Disorders of motor development (clumsy child syndrome)

H. Sigmundsson*

*Corresponding author for this work

Research output: Contribution to journalReview articlepeer-review

16 Citations (Scopus)


This presentation will focus on motor competence, the clumsy child, perceptual deficits in clumsy children and possible neurological dysfunction in this group of children. Motor competence not only allows children to carry out everyday practical tasks, but it is also an important determinant of their level of self-esteem and of their popularity and status in their peer group. Research has shown that about 6-10% of children have motor competences well below the norm. It is unusual for motor problems to simply disappear over time. In the absence of intervention the syndrome is likely to manifest itself. In the clinical literature attempts have been made to establish causal links between surface manifestations of clumsiness and underlying perceptual deficits. In this respect the attention is primarily directed towards the concept of inter- and intra-modal matching, particularly with respect to vision and proprioception, an ability deemed to underlie many real-life motor skills. Neurobehavioural model of inter- and intra-modal matching and deficit model is presented. Findings from studies using this paradigm are discussed and it is argued that clumsiness must be seen as a neurological dysfunction (insufficiency).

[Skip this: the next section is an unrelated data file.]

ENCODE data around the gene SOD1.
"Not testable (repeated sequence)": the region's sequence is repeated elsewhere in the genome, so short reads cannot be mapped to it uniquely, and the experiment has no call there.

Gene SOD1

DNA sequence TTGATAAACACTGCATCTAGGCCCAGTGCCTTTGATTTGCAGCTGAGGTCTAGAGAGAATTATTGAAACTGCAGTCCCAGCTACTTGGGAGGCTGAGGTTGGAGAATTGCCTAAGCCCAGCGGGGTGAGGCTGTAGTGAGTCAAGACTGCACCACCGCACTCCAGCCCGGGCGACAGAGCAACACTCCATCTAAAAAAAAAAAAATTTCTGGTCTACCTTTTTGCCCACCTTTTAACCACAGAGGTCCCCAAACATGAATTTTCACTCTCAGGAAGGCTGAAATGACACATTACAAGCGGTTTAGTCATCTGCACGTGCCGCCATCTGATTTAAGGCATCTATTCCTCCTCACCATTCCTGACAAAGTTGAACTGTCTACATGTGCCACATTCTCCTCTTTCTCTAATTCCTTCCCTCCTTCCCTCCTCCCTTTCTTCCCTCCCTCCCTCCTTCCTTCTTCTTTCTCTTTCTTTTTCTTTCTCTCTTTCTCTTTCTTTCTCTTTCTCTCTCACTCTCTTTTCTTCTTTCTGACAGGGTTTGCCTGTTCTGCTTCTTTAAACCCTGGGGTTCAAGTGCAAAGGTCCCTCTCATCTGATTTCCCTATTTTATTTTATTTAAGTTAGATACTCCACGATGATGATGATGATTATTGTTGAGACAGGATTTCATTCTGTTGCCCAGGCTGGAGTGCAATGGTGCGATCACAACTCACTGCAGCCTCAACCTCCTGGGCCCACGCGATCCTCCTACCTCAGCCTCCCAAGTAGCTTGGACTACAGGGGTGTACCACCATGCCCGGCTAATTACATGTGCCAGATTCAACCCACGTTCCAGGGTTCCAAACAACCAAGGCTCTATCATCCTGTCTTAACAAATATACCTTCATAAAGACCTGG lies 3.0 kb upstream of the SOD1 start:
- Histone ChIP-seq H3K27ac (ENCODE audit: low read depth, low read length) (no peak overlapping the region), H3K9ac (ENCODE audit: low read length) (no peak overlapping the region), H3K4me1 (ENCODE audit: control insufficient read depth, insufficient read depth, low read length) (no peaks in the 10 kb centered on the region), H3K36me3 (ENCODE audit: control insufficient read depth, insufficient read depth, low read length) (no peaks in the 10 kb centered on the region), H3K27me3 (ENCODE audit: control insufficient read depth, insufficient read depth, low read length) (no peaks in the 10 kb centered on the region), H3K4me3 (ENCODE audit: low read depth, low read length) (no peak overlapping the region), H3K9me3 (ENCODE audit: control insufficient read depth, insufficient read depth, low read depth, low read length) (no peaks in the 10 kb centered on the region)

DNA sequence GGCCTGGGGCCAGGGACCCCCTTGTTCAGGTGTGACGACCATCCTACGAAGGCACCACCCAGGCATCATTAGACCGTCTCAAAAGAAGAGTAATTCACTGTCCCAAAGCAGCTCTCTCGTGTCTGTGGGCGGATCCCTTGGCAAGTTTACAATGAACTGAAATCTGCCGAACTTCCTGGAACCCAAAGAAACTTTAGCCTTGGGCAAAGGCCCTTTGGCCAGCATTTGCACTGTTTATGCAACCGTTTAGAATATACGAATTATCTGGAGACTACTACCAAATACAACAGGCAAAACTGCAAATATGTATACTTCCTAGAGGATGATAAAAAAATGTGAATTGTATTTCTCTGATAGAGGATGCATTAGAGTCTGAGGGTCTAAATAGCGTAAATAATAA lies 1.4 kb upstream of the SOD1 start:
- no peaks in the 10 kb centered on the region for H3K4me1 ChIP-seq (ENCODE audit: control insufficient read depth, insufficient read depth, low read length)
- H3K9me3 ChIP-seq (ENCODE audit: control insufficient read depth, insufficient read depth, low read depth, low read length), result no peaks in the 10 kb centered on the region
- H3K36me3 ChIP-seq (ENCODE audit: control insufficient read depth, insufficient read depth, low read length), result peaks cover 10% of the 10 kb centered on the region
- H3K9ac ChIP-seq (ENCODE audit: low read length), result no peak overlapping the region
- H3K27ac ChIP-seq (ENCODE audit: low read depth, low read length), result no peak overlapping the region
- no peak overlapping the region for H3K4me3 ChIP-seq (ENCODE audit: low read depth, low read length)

Original languageEnglish
Pages (from-to)51-68
Number of pages18
JournalJournal of Neural Transmission, Supplement
Issue number69
Publication statusPublished - 2005


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